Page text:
The beginning, the end, and the funny habits of our favorite ticking force.
1 “Time is an illusion. Lunchtime doubly so,” joked Douglas Adams in The Hitchhiker’s Guide to the Galaxy. Scientists aren’t laughing, though. Some speculative new physics theories suggest that time emerges from a more fundamental—and timeless—reality.
2 Try explaining that when you get to work late. The average U.S. city commuter loses 38 hours a year to traffic delays.
3 Wonder why you have to set your clock ahead in March? Daylight Saving Time began as a joke by Benjamin Franklin, who proposed waking people earlier on bright summer mornings so they might work more during the day and thus save candles. It was introduced in the U.K. in 1917 and then spread.
4 Green days. The Department of Energy estimates that electricity demand drops by 0.5 percent during Daylight Saving Time, saving the equivalent of nearly 3 million barrels of oil. 5 By observing how quickly bank tellers made change, pedestrians walked, and postal clerks spoke, psychologists determined that the three fastest-paced U.S. cities are Boston, Buffalo, and New York.
6 The three slowest? Shreveport, Sacramento, and L.A.
7 One second used to be defined as 1/86,400 the length of a day. However, Earth’s rotation isn’t perfectly reliable. Tidal friction from the sun and moon slows our planet and increases the length of a day by 3 milliseconds per century.
8 This means that in the time of the dinosaurs, the day was just 23 hours long.
9 Weather also changes the day. During El Niño events, strong winds can slow Earth’s rotation by a fraction of a millisecond every 24 hours.
10 Modern technology can do better. In 1972 a network of atomic clocks in more than 50 countries was made the final authority on time, so accurate that it takes 31.7 million years to lose about one second.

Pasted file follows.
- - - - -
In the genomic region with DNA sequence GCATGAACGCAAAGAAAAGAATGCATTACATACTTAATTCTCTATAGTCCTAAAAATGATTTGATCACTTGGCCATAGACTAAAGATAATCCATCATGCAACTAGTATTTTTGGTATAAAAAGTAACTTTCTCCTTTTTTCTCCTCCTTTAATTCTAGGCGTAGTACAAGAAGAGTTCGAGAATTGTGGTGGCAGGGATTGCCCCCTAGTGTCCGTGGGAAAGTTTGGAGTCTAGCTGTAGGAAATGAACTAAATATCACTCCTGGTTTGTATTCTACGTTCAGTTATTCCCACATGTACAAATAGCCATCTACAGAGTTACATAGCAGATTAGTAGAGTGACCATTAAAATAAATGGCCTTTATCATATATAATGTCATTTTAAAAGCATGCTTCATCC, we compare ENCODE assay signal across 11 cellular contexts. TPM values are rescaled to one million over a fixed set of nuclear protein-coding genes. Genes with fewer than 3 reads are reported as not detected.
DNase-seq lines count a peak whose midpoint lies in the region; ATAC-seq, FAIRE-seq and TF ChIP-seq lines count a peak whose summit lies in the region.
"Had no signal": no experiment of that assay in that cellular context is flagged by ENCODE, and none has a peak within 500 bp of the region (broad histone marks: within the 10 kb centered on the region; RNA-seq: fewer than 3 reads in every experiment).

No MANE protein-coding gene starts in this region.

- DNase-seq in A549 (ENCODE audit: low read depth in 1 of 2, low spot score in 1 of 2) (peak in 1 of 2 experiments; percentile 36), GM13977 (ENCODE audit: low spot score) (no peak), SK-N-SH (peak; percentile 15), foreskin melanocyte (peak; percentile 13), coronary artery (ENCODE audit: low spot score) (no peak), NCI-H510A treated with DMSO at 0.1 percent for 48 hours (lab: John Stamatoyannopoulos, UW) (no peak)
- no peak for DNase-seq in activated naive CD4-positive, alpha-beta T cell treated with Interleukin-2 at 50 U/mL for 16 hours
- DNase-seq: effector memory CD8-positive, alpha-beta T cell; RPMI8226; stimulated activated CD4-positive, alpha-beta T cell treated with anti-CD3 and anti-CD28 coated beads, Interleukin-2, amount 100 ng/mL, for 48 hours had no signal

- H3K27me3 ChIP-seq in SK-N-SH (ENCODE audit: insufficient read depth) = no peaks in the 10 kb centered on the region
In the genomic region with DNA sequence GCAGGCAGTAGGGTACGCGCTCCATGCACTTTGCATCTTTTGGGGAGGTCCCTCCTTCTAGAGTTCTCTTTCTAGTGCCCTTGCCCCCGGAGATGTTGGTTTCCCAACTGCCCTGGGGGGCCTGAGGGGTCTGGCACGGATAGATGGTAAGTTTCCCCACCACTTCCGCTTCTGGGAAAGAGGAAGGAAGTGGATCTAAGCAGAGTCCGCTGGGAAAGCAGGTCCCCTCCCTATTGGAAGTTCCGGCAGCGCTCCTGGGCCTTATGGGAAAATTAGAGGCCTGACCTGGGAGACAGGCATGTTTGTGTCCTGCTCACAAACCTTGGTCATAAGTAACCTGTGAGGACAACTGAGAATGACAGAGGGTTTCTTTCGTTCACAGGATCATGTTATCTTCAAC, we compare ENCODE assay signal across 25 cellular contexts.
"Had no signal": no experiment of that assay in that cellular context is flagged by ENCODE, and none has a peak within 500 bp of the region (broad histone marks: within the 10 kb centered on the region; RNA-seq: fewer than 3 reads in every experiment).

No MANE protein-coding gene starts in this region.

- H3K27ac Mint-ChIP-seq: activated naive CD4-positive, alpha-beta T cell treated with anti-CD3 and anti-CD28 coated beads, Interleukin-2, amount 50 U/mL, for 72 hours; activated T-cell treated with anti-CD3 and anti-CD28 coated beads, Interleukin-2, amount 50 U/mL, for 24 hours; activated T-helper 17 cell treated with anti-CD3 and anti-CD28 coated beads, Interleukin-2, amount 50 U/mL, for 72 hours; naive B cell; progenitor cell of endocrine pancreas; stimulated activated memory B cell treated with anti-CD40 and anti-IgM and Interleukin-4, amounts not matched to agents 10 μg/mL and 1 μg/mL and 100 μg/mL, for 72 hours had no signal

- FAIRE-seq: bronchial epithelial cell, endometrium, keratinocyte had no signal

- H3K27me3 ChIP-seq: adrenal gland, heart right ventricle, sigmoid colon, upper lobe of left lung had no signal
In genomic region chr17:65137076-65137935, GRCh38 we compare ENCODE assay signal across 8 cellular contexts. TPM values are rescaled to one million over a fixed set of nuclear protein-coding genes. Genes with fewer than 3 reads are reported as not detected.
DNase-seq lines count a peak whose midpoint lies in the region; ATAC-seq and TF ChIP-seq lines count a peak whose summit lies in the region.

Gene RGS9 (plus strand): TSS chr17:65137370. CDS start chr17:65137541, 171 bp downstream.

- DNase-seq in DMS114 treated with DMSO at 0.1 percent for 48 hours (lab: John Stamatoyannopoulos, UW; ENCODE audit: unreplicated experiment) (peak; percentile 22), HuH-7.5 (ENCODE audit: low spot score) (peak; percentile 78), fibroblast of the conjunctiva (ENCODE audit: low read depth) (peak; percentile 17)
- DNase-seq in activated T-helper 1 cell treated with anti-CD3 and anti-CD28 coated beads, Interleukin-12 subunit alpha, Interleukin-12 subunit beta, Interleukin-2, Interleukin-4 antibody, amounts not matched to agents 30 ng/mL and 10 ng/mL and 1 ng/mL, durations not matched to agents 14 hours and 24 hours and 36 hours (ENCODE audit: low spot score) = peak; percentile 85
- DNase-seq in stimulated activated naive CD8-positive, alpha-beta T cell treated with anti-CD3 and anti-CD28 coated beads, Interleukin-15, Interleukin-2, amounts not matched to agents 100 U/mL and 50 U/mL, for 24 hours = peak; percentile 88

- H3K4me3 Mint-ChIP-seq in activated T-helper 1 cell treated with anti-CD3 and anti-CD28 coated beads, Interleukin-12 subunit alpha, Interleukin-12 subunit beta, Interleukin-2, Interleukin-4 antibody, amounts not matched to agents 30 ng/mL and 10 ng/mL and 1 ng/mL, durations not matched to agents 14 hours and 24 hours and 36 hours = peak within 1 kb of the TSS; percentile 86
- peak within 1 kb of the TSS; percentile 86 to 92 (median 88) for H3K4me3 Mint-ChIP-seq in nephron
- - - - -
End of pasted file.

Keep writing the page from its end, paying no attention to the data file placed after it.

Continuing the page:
11 To keep this time in sync with Earth’s slowing rotation, a “leap second” must be added every few years, most recently this past New Year’s Eve.
12 The world’s most accurate clock, at the National Institute of Standards and Technology in Colorado, measures vibrations of a single atom of mercury. In a billion years it will not lose one second.
13 Until the 1800s, every village lived in its own little time zone, with clocks synchronized to the local solar noon.
14 This caused havoc with the advent of trains and timetables. For a while watches were made that could tell both local time and “railway time.”
15 On November 18, 1883, American railway companies forced the national adoption of standardized time zones.
16 Thinking about how railway time required clocks in different places to be synchronized may have inspired Einstein to develop his theory of relativity, which unifies space and time.
17 Einstein showed that gravity makes time run more slowly. Thus airplane passengers, flying where Earth’s pull is weaker, age a few extra nanoseconds each flight.
18 According to quantum theory, the shortest moment of time that can exist is known as Planck time, or 0.0000000000000000000000000000000000000000001 second.
19 Time has not been around forever. Most scientists believe it was created along with the rest of the universe in the Big Bang, 13.7 billion years ago.
20 There may be an end of time. Three Spanish scientists posit that the observed acceleration of the expanding cosmos is an illusion caused by the slowing of time. According to their math, time may eventually stop, at which point everything will come to a standstill.
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